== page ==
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Tag Archives: birthday week

Tuesday Birthday Week 2013 giveaway: The “American Wine” book

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111913And the winner is: Marty, who selected 840; the winning number was 910 (screenshot to the right). Thanks to everyone who participated, especially given how flaky the website was acting. Tomorrow’s prize is a $50 gift card from Wine.com, which offers free shipping with the Steward-Ship program and its free, one-month trial.

Today, to celebrate the blog’s sixth anniversary, we’re giving away the definitive book about American wine, “American Wine,” written by my pal Linda Muprhy and Jancis Robinson, courtesy of the University of California Press. It’s the second of five daily giveaways; check out this post to see the prizes for the rest of the week.

Complete contest rules are here. Briefly, pick a number between 1 and 1,000 and leave it in the comment section of the prize post. Only one entry per person, you can’t pick a number someone else has picked, and you need to leave your guess in the comments section of this post. Otherwise, your entry doesn’t count. Please be careful here — we got a half-dozen or so incorrect entries yesterday, and I had to throw them out.

If you get the blog via email or RSS, you have to come to the website, winecurmudgeon.com and to this post, to enter. I’ve extended the deadline until 9 p.m. central today, because the website’s server has been balky all day, limiting access to the site. I’ll go to random.org and generate the winning number. The person whose entry is closest to that number gets the book.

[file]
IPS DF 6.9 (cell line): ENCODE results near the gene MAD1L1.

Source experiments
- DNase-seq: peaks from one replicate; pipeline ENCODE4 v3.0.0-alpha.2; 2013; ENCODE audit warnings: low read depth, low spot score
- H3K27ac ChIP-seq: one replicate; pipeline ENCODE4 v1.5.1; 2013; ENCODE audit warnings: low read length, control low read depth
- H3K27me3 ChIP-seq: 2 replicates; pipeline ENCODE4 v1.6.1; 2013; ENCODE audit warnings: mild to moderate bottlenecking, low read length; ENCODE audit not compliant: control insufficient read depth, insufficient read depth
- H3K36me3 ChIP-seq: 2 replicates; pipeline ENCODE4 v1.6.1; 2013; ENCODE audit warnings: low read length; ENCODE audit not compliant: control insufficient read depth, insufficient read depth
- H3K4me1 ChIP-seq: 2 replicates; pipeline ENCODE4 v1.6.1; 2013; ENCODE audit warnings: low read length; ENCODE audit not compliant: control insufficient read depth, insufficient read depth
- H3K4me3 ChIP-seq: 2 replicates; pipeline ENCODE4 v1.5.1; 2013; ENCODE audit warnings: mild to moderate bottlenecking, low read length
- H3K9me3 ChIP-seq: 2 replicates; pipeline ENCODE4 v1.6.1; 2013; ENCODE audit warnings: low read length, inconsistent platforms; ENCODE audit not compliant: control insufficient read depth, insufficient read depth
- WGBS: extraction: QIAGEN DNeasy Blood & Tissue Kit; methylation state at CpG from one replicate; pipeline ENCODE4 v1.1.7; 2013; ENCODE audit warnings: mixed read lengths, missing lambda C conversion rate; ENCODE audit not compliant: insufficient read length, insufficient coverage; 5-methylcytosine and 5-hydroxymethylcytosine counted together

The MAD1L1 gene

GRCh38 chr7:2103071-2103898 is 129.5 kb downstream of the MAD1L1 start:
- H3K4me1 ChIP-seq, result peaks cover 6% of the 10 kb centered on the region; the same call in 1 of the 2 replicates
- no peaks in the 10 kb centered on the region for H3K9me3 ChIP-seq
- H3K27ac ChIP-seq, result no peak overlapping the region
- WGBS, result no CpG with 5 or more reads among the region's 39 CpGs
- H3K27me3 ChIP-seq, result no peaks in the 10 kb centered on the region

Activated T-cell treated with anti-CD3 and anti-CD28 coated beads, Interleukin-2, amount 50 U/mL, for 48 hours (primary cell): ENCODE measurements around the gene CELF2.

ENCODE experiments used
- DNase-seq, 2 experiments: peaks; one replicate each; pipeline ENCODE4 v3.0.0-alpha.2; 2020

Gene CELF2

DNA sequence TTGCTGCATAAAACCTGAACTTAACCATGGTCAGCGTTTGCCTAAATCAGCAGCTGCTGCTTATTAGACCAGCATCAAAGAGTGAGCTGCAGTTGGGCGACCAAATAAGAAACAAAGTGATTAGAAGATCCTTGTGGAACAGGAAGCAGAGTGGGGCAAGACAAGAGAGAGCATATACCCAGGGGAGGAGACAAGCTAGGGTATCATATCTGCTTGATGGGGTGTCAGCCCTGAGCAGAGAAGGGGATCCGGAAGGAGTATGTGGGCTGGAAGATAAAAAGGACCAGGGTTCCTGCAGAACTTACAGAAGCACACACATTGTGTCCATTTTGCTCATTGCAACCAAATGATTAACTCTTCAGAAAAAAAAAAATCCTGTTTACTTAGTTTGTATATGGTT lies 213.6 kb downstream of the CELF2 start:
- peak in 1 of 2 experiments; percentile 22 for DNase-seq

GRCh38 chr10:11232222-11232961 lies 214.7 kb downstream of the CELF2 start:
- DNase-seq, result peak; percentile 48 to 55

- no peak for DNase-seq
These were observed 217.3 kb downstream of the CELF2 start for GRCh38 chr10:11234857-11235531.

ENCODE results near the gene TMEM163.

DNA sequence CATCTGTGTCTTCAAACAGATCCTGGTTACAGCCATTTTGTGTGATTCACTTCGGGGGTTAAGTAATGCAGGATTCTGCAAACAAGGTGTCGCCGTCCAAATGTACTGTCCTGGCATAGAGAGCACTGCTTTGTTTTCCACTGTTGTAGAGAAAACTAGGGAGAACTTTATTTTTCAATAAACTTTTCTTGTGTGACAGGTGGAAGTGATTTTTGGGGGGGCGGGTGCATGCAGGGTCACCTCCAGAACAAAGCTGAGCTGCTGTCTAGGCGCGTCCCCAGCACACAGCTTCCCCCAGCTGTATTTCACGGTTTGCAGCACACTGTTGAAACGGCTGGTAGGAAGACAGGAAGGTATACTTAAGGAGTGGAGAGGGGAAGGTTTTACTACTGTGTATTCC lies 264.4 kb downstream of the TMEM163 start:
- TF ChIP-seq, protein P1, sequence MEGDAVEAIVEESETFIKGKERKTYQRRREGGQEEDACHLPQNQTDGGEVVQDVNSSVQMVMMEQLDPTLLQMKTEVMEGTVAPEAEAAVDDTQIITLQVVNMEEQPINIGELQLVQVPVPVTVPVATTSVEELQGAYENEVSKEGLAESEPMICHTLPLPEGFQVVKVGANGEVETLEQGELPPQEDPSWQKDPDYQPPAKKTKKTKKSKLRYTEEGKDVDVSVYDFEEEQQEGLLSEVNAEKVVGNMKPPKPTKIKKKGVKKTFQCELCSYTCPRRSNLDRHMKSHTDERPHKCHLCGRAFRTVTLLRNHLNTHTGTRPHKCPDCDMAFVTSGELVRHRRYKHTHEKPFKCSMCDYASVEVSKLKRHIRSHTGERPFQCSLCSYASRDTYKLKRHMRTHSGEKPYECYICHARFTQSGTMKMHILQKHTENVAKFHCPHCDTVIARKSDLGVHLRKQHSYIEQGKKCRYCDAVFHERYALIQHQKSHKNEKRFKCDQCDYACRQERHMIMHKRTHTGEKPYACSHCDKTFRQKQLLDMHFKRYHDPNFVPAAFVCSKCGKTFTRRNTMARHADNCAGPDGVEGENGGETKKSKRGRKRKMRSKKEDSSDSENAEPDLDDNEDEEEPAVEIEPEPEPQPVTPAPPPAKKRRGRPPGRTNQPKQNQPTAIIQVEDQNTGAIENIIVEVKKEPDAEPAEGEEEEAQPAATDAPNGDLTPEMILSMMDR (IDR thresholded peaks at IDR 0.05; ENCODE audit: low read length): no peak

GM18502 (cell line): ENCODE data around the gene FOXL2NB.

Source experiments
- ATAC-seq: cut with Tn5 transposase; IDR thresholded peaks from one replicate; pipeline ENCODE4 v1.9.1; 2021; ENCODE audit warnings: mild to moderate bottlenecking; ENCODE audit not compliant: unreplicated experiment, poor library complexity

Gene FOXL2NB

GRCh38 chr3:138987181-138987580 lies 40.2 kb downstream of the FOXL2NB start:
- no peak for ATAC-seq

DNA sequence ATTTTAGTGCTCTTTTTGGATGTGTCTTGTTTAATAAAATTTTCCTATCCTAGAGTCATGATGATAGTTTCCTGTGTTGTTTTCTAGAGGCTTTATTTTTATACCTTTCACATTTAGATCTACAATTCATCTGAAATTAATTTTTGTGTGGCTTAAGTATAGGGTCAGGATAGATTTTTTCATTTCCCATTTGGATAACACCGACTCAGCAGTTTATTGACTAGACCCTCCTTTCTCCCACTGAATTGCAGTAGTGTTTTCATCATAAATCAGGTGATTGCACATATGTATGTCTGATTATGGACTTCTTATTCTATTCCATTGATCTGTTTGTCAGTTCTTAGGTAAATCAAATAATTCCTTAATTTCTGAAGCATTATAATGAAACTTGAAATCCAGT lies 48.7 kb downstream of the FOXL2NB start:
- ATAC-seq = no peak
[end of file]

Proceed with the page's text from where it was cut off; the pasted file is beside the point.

Monday Birthday Week 2013 giveaway: Riedel Swirl + Gift set

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11182013And the winner is: Joyce DeBlieck, who selected 910; the winning number was 920 (screenshot to the right). Hers was the final entry of the day. Thanks to everyone who participated. Tomorrow’s prize is the definitive book about American wine, “American Wine,” written by my pal Linda Murphy and Jancis Robinson, courtesy of the University of California Press.

Today, to celebrate, the blog’s sixth anniversary, we’re giving away a Riedel Swirl + Gift set, with four red wine glasses and a decanter, courtesy of Banfi Vintners. It’s the first of five daily giveaways; check out this post to see the prizes for the rest of the week.

Complete contest rules are here. Briefly, pick a number between 1 and 1,000 and leave it in the comment section of the prize post. One entry per person, you can’t pick a number someone else has picked, and you need to leave your guess in the comments section of this post. Otherwise, your entry doesn’t count.

If you get the blog via email or RSS, you have to come to the website, winecurmudgeon.com and to this post, to enter. At about 5 p.m. central today, I’ll go to random.org and generate the winning number. The person whose entry is closest to that number gets the Riedel set.

The opportunity cost of wine, and why consumers don’t want to pay it